Bengal gram is a versatile and nutritious legume that has been used in Indian cooking for centuries. It is an important source of protein and is a staple in many Indian vegetarian dishes. The nutty flavor and versatility of Bengal Gram make it an excellent addition to a variety of recipes. In this post, we will explore the many uses of Chickpea and how it can be used to create delicious and nutritious meals. We will also discuss the health benefits of this legume and how it can help to promote a healthy lifestyle.
Bengal Gram Nutrition Facts and Calories Chart
Bengal gram is a nutrient-rich legume and a good source of protein, fiber, iron, manganese, magnesium, phosphorus, zinc, and folate. It also contains significant amounts of B vitamins, including thiamin, riboflavin, niacin, and vitamin B6. Additionally, bengal gram is a good source of plant-based omega-3 fatty acids, and it contains some beneficial plant compounds, such as phytic acid and saponins. All of these nutrients offer various health benefits, such as improved digestion, reduced inflammation, better heart health, and better blood sugar control. Nutritional value per 100 g Bengal Gram:
- Biotin: 0.7 micrograms
- Calcium: 55 milligrams
- Carbohydrates (Carbs): 22.7 grams
- Chloride: 27 milligrams
- Cholesterol: 0 milligrams
- Choline: 14.9 milligrams
- Chromium: 0.3 micrograms
- Copper: 0.3 milligrams
- Dietary Fiber: 7.9 grams
- Energy (Calories): 352
- Fat: 2.6 grams
- Iodine: 0.2 micrograms
- Iron: 4.7 milligrams
- Magnesium: 133 milligrams
- Manganese: 0.8 milligrams
- Molybdenum: 0.4 micrograms
- Pantothenic Acid: 0.7 milligrams
- Phosphorus: 82 milligrams
- Potassium: 288 milligrams
- Protein: 20.2 grams
- Saturated fat: 0.3 grams
- Selenium: 2.6 micrograms
- Sodium: 8 milligrams
- Sugars: 0.5 grams
- Vitamin A: 0 International Units
- Vitamin B1 (Thiamin): 0.2 milligrams
- Vitamin B2 (Riboflavin): 0.1 milligrams
- Vitamin B3 (Niacin): 1.8 milligrams
- Vitamin B5 (Pantothenic Acid): 0.7 milligrams
- Vitamin B6: 0.2 milligrams
- Vitamin B9 (Folate / Folic Acid): 91 micrograms
- Vitamin B12: 0.0 micrograms
- Vitamin C: 0 milligrams
- Vitamin D: 0 International Units
- Vitamin E: 0.4 milligrams
- Vitamin K: 0.3 micrograms
- Water: 9.7 grams
- Zinc: 1.2 milligrams
Bengal Gram in India
Chickpea is a very important food staple in India where it goes by the common name of Bengal gram. These round beans have a distinctive nutty flavor and chewy firmness to them.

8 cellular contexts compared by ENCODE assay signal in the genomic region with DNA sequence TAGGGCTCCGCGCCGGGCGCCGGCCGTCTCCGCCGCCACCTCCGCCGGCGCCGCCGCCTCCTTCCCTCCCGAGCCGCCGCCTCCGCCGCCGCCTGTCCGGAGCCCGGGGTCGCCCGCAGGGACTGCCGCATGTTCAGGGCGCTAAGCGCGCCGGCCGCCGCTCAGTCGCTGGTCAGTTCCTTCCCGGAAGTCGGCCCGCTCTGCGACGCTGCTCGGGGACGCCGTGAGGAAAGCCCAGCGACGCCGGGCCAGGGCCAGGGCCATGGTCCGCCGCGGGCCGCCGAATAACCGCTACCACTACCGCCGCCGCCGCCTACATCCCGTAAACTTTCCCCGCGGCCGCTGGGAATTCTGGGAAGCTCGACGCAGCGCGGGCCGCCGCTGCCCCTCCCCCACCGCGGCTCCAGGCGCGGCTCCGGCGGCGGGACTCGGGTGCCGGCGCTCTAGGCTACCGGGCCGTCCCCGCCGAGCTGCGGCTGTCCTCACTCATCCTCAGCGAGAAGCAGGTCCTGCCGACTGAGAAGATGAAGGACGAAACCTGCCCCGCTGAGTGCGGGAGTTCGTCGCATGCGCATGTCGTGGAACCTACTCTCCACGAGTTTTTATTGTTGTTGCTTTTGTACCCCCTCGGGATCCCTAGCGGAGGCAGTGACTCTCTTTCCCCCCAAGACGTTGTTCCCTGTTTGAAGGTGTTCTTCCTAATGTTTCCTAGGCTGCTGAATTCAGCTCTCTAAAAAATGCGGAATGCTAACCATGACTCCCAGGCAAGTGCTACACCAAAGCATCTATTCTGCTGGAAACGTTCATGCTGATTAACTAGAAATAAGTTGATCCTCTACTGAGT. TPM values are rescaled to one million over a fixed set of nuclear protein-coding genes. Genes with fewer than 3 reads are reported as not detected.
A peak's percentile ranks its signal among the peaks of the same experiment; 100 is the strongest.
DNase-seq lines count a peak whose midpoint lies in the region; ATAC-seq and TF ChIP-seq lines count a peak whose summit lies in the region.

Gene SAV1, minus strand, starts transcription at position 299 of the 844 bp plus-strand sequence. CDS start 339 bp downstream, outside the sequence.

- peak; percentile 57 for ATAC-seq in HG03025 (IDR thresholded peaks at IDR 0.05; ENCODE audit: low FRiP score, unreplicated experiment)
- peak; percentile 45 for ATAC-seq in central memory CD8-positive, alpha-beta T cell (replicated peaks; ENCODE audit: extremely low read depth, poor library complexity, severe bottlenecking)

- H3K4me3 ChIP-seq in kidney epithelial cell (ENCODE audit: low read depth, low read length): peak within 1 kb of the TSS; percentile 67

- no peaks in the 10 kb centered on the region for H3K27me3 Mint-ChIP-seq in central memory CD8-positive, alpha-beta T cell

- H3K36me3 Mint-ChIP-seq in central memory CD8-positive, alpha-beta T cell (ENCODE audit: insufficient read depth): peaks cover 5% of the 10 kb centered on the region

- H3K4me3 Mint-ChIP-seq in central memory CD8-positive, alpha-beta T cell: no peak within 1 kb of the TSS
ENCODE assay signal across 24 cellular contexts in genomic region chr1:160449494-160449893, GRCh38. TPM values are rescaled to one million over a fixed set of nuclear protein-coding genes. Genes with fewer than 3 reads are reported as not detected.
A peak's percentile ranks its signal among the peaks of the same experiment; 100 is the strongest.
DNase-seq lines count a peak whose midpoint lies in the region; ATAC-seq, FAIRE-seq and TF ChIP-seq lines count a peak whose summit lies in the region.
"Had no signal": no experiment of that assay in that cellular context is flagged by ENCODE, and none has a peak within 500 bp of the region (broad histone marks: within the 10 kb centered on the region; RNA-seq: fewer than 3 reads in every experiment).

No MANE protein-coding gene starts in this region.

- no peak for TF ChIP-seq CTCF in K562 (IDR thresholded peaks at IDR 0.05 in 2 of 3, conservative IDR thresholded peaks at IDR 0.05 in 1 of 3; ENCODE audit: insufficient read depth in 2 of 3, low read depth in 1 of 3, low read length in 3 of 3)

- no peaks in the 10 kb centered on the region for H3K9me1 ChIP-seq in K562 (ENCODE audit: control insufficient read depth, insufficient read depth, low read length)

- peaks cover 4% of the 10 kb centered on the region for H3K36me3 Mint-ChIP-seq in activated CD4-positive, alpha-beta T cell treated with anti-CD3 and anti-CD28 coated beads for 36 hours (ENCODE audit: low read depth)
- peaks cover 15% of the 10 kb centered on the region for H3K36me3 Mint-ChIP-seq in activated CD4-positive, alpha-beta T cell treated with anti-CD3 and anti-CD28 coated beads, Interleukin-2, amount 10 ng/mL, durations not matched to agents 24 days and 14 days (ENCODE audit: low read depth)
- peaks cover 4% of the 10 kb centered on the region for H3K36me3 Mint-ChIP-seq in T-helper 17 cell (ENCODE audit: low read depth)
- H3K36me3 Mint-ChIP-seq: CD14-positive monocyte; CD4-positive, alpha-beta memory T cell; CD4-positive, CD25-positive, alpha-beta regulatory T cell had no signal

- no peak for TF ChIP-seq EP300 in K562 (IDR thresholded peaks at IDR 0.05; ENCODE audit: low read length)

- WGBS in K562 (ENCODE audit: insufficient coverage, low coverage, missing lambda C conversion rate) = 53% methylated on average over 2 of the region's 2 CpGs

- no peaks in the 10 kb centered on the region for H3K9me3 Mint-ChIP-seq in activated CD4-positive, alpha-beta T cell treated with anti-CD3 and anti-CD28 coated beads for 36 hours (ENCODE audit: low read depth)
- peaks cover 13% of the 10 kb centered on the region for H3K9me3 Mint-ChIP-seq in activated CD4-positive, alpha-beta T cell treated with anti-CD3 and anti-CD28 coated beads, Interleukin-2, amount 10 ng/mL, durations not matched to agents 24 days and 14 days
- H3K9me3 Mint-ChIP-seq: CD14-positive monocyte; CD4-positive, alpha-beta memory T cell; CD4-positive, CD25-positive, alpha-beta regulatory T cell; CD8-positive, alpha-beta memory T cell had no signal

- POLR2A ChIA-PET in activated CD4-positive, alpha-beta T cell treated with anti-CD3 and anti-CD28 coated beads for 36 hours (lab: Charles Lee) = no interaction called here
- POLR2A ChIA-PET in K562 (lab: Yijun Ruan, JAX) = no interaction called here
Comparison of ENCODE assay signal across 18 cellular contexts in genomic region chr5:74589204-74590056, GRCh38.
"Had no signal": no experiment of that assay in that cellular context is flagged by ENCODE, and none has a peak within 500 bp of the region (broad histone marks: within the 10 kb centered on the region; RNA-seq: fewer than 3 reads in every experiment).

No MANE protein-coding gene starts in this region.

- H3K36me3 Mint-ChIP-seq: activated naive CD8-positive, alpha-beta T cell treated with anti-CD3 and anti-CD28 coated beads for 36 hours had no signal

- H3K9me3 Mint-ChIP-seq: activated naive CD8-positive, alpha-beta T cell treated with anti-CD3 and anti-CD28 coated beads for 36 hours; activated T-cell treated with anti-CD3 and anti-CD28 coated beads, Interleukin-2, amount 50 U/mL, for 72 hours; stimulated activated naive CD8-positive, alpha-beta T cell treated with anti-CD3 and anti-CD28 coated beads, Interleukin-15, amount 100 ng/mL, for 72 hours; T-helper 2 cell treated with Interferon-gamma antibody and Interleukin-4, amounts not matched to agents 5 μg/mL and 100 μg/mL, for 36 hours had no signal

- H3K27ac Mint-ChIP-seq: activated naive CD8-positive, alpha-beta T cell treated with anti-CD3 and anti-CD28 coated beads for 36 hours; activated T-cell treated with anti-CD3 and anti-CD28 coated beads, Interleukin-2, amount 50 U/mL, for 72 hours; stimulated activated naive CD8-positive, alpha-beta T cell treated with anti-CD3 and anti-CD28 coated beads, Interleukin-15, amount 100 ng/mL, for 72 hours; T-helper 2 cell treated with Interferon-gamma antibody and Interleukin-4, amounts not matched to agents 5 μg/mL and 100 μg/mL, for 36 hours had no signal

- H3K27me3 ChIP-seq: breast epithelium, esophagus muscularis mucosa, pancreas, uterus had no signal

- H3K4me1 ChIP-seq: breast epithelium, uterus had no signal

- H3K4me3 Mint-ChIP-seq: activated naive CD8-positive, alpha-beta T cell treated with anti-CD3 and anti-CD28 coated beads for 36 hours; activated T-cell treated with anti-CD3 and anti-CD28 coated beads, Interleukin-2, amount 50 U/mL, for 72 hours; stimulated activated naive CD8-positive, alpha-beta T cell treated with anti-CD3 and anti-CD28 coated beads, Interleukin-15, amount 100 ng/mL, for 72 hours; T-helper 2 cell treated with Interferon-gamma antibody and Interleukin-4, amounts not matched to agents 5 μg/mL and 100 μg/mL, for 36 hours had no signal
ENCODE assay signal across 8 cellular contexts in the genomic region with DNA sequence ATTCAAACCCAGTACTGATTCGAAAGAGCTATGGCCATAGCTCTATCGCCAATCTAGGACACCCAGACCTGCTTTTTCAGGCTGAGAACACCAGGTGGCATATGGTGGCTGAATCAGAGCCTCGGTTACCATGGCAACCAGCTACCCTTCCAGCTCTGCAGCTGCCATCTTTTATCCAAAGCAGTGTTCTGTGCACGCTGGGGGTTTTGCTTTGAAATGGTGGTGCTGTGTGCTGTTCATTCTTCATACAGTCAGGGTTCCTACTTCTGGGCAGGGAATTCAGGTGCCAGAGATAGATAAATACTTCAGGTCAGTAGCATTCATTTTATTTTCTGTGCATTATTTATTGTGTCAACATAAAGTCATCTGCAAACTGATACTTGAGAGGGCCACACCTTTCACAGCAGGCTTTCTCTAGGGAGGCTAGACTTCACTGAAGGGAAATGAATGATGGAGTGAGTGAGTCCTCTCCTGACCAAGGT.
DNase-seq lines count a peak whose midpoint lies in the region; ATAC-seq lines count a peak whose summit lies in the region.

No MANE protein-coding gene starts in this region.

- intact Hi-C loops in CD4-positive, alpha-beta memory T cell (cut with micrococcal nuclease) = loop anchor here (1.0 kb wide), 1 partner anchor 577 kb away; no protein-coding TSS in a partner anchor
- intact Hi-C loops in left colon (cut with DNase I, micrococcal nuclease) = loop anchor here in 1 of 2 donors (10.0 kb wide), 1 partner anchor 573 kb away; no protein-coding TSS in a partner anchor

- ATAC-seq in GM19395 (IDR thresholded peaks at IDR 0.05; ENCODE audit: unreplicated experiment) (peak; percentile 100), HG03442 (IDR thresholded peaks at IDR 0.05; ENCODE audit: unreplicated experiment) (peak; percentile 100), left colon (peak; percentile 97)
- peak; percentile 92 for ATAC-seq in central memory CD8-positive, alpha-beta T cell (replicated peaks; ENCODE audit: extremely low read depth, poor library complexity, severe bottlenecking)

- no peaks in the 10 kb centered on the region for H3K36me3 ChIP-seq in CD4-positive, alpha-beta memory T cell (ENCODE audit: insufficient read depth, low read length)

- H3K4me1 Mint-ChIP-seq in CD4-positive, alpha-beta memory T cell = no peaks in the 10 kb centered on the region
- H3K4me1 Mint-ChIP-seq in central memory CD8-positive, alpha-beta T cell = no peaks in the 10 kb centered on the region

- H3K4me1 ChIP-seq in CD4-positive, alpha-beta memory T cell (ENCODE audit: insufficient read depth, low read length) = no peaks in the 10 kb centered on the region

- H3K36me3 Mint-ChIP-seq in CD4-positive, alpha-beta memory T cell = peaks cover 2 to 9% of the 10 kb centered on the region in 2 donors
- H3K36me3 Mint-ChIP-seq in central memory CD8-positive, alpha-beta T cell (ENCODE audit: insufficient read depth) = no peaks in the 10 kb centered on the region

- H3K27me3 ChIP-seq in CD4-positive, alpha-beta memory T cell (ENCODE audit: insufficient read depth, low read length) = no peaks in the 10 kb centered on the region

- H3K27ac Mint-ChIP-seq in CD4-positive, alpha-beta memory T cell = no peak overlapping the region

- Scientific Binomial: Cicer arietinum
- Common English: Chickpea Garbanzo Bean
- Ayurvedic: Chanaka / Chanakaa / Harimantha / Vajimantha / Jivan / Sakal-priya
- Unani: Nakhud
- Sanskrit: Jivana / Chanakah
- Hindi / Urdu: Chana
- Bengali: Chola
- Marathi: Harbara / Harbhara
- Telugu: Harimandhakam / Sanagalu
- Tamil: Kadalai / Mookkukkadalai
- Kannada: Kadale
- Malayalam: Kadala
- Punjabi / Sindhi
Bengal Gram Health Benefits
Chickpea flour is good skin cleanser. The ancient Ayurvedic textbooks recommend rubbing some chickpea flour over the skin to absorb and help remove the oil. This works very well to remove the oil, but it is more suited to a culture in which individuals bathe outdoors. If you use chickpea flour, be aware that oil, flour, and hot water combine into a formidable mass that can easily clog your plumbing. Flushing the drain with extra hot water immediately following your bath can help.
- Vitamin C or Ascorbic Acid: Sprouted bengal grams are rich source of vitamin C or ascorbic acid. It essential for normal growth and the maintenance of practically all the body tissues, especially those of the joints, bones, teeth, and gums. It protects one against infections and acts as a harmless antibiotic.
- Vitamin B-15 or Pangamic Acid: Sprouted seeds of chickpea are extremely nourishing and constitute a regular item of diet for athletes and professional wrestlers in India and is used as a food for horses which gives them an untiring stamina. This is due to the high content of pangamic acid or vitamin B-15, which has been sold in health food stores nationwide as a stamina-builder of sorts.
- Vitamins B6: The germinated seeds (sprouts) also contain the flavonoids, daidzein, formononetin, pratensin, liquiritgenin, isoliquiritigenin, garbanzol, and coumaric acid. Chickpea is source of vitamins B6, a nutrient help make and repair brain tissue.
- Proteins: Chickpea – chana dal is considered ideal meat substitutes. Chickpeas are a rich source of soluble fiber, keeping cholesterol from absorbing into the blood. They also provide omega-3 fats, potassium, and manganese. High in B vitamins, bengal gram also help reduce PMS.
- Inositol: Bengal gram is source of inositol and lecithin. Inositol is a B vitamin supplement that the body uses to produce lecithin and to transfer fats from the liver to cells in the body. Inositol also aids in reducing high cholesterol levels.
- Lecithin: Lecithin consists of a mixture of phospholipids and fatty substances found in soy. Lecithin is the primary ingredient in cell membranes; without it the membranes would harden and the cells would die. Lecithin also is in the protective covering of the brain and muscle and nerve cells. These important functions of lecithin make it a critical nutrient in the prevention of gallstones and heart problems. Supplementation of gram in wheat based diet helps in lysine absorption which is otherwise a limiting amino acid in cereal based diets.
Side Effects and Precautions
Inadequately cooked chickpeas can cause paralysis such as the lathyrism.